Current models of the secretory pathway envision the existence of a post-TGN, trans-endosomal route to the plasma membrane, mediated by clathrin-coated vesicles (1). Because of the interaction of consortin with the GGAs, it is likely that consortin targets its cargoes to this route. However, this does not exclude the possibility that consortin might also participate in the generation of tubular carriers for direct trafficking of its cargoes from the TGN to the plasma membrane (45,46). Alternatively, since the GGA adaptors participate in recycling the GLUT4 transporter from the plasma membrane (47) and in the traffic of ubiquitinated cargo (48), the interaction of consortin with the GGAs might also take place at steps of the connexin recycling pathway, hence contributing to both anterograde and retrograde connexin transport.
The emergence of specialized TGN sorting mechanisms for polarized transport and regulated secretion was essential in the evolution of multicellular animals (7). It is plausible that the appearance in vertebrates of connexin-mediated intercellular communication occurred in parallel with that of consortin, their sorting protein. However, since consortin binds to several other transmembrane proteins in yeast two-hybrid assays (our unpublished results), a broader role for consortin in TGN transport pathways should be envisaged.
Mutations that impair the intracellular trafficking of cell surface integral membrane proteins, such as receptors, transporters and channels, have been described in many human inherited disorders. In some instances, the mutation simply causes an aberrantly folded protein that is retained in the endoplasmic reticulum and targeted for degradation. However, other mutations are known to interfere with later stages of trafficking at the Golgi apparatus or the TGN, as reported for Cx26 (39), by mechanisms poorly understood. The identification of consortin as the first cargo receptor implicated in the traffic of integral membrane proteins provides a starting point for unraveling those mechanisms and for designing novel therapeutic approaches.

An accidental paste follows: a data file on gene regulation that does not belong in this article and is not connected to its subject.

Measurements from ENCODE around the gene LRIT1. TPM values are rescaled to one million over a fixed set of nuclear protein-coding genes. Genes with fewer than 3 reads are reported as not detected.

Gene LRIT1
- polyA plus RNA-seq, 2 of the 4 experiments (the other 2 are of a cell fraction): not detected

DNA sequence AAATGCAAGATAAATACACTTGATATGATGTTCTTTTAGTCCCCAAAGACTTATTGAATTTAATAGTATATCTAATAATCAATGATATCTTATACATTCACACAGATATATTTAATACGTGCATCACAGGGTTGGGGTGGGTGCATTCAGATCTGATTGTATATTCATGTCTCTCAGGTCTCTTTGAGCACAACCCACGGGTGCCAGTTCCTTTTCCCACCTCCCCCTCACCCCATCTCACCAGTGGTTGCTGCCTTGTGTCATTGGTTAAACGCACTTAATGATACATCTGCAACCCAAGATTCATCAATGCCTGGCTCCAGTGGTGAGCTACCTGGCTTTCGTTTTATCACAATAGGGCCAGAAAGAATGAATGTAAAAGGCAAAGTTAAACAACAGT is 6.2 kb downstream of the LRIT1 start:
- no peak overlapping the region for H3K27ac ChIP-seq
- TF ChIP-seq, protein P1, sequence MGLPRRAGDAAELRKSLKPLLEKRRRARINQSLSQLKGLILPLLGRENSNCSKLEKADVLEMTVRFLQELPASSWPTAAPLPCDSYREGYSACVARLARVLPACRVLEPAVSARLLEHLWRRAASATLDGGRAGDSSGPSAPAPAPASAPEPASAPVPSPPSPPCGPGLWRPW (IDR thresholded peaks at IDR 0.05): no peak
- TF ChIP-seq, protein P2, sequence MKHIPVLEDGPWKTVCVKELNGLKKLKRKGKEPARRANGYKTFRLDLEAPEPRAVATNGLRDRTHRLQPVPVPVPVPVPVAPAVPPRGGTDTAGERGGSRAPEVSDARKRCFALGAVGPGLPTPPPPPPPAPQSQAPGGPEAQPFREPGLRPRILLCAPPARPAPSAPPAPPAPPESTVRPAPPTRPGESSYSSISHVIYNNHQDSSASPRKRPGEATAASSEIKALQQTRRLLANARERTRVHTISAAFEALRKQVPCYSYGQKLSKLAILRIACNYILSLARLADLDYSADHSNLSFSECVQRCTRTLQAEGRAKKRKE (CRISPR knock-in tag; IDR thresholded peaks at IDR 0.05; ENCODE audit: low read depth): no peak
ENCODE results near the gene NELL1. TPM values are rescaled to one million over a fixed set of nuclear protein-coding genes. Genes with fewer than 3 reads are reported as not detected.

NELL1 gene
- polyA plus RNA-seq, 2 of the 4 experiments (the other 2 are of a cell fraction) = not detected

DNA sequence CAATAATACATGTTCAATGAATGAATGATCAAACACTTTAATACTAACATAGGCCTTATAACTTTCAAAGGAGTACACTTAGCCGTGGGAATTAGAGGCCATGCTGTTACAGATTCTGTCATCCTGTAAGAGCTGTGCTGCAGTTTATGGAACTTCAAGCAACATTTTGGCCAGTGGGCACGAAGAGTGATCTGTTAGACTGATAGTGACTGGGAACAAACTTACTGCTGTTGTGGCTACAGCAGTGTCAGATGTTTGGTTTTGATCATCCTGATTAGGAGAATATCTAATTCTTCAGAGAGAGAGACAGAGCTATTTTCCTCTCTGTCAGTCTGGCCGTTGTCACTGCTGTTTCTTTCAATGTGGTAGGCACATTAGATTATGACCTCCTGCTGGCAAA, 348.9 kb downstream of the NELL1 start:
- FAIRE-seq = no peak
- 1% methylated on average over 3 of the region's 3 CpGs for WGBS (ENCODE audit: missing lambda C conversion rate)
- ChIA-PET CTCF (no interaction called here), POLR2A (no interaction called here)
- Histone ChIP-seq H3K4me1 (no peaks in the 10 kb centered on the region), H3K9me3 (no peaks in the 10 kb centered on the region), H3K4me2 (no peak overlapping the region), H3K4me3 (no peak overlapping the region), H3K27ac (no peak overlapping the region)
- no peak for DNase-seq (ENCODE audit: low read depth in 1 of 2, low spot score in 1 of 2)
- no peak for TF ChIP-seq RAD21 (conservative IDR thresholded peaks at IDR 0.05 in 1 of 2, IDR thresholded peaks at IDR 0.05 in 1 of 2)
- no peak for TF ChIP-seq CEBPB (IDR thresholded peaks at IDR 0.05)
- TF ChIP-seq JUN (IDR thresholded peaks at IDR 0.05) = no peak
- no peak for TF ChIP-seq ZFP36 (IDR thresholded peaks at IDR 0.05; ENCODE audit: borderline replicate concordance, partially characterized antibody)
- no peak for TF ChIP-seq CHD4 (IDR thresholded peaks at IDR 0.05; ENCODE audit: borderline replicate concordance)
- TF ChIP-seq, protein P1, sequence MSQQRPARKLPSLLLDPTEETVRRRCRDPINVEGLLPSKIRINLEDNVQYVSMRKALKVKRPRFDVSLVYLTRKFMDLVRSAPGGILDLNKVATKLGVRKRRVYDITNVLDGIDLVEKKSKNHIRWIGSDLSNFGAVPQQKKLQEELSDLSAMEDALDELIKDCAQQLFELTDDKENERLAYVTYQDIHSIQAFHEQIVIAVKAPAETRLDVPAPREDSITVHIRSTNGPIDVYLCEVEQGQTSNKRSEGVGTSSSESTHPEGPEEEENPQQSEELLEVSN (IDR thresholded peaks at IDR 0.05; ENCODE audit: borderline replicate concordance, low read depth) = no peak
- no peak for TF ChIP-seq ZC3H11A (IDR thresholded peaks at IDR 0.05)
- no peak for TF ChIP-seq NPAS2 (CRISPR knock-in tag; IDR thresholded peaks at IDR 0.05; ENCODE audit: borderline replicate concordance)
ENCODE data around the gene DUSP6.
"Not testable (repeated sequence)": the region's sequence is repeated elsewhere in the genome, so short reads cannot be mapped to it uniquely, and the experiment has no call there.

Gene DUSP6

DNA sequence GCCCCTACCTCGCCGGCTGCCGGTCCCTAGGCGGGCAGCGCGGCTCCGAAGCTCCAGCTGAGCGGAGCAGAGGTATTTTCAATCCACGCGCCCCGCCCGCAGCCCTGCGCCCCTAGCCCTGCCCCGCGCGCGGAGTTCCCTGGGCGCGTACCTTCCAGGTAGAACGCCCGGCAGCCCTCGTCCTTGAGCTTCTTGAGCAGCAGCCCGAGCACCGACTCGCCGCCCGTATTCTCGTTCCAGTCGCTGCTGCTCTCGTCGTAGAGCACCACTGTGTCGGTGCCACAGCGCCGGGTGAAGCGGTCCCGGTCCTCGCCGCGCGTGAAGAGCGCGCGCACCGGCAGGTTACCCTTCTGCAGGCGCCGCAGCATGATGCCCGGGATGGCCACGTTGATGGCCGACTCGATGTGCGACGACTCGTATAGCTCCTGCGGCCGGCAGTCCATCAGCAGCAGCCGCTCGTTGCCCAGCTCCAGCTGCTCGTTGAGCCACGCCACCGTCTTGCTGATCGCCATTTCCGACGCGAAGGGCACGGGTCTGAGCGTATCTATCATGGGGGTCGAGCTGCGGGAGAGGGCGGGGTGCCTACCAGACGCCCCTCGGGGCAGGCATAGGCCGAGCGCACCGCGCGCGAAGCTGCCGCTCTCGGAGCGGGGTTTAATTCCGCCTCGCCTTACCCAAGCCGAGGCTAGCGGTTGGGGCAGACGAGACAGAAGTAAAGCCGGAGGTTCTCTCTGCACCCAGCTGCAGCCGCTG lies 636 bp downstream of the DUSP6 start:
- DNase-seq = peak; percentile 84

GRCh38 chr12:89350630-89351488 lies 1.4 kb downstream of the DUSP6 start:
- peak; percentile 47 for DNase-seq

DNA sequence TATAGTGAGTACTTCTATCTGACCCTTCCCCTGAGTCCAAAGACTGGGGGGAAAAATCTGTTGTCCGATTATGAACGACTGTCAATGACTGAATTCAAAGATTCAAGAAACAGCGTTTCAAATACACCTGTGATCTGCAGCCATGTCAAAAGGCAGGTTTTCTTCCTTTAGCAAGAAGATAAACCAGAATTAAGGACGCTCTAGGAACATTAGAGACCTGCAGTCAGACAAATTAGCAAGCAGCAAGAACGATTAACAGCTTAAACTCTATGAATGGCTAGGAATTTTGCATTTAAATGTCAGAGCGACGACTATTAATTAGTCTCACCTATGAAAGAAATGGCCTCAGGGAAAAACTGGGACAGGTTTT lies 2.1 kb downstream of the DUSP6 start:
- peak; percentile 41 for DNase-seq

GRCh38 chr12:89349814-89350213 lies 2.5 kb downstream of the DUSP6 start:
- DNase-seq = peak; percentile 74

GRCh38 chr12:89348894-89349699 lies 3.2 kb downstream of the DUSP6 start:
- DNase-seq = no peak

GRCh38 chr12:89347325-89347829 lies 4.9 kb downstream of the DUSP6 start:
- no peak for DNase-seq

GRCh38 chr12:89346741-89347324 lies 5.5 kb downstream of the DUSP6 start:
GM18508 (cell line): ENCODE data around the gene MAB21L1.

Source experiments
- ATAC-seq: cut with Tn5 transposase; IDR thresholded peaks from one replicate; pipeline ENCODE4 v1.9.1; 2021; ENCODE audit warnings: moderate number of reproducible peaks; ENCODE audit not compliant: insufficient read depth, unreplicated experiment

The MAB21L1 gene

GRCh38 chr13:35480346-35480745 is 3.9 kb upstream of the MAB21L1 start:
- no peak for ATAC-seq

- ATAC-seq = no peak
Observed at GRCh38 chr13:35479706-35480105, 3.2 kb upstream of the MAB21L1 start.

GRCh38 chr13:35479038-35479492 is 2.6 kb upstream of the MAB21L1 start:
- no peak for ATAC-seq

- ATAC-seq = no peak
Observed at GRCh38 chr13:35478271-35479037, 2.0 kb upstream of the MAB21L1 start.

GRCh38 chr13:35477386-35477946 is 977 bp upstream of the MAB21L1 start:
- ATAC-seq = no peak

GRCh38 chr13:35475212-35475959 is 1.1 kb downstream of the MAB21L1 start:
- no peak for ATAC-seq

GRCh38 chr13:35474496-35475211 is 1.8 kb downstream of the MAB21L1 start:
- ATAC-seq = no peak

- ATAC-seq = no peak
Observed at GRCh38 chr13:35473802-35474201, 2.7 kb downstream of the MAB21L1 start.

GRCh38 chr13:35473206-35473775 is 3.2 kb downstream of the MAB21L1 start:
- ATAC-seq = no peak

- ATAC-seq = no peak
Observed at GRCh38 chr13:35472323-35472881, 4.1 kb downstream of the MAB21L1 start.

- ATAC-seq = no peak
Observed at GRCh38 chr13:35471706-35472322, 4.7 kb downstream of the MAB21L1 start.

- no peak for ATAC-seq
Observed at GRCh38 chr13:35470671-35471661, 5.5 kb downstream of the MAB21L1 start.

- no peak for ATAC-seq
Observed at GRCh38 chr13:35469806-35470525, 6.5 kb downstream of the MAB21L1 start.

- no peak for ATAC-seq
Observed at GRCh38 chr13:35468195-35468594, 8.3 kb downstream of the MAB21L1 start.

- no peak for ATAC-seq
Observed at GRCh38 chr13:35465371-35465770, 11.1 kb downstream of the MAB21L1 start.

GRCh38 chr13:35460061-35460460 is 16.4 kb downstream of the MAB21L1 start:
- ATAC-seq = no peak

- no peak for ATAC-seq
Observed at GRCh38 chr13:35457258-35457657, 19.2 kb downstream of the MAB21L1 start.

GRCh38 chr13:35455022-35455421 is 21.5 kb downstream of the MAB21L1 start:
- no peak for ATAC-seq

Screenings of a mouse vestibular cDNA library (17) with either full-length mouse Cx26, full-length mouse Cx30 or the mouse short consortin isoform were performed by Hybrigenics.
Nested PCR amplification of the 5′ end of the mouse consortin cDNA was performed on a cDNA library generated by the Marathon method (Clontech) with an oligo-dT primer. The reverse oligonucleotides used for the specific amplification of the consortin cDNA were: (1312–1291) 5′-CGCCTGCCACGCTTACTGCTA-3′ (first PCR) and (1111–1091) 5′-GCAGGAACCACCACCAACCTC-3′ (nested PCR). PCR products were cloned into pCR2.1-TOPO (Invitrogen) and sequenced.
Prediction of transmembrane domains by different algorithms and prediction of membrane topology was performed by the PSORTII (http://psort.nibb.ac.jp) and PredictProtein (http://www.predictprotein.org) software packages. Search for structural patterns was carried out with the SMART web server (http://smart.embl-heidelberg.de). Protein disorder was analyzed with the IUPred (http://iupred.enzim.hu) (49), DisEMBL (http://dis.embl.de) (50) and PDisorder (http://www.softberry.com/cgi-bin/programs/propt/pdisorder.pl) (Softberry Inc.) web servers. Search for sequence motifs was performed with the MnM (http://sms.engr.uconn.edu/servlet/SMSSearchServlet) (51) and ELM (http://elm.eu.org/) (52) algorithms.
Expression plasmids coding for the GFP-tagged, dominant negative VHS-GAT GGA1 and GGA2 were provided by J.S. Bonifacino. The plasmids coding for Cx45-eGFP and rat pannexin 1 were obtained from R. Bruzzone. Mouse cDNAs encoding the short and long consortin isoforms, the truncated consortin-ΔCter isoform, and the GGA1 and GGA2 adaptors were obtained by RT–PCR of total cochlear mRNA. The full-length human consortin cDNA was RT–PCR-amplified from total HeLa cell mRNA. The Cx26, Cx30, Cx31, Cx32, Cx43 and Cx45 coding sequences were amplified by PCR on mouse 129Sv genomic DNA, since each of them is contained in a single exon. The sequences of all PCR products were verified on both strands. cDNAs were cloned into pcDNA3.1V5-His (Invitrogen; pNT plasmid series, for expression of untagged proteins and in vitro coupled transcription-translation), pCMV-tag3B (Stratagene; for fusion to N-terminal myc tag), pSGC1 (a pCS2+ derivative for fusion to C-terminal eGFP) and pGEX4T1 (Amersham; for fusion to N-terminal GST). Mutation of the consortin sequence coding for the DSDLL motif to NSDAA was carried out with the QuikChange XL site-directed mutagenesis kit (Stratagene).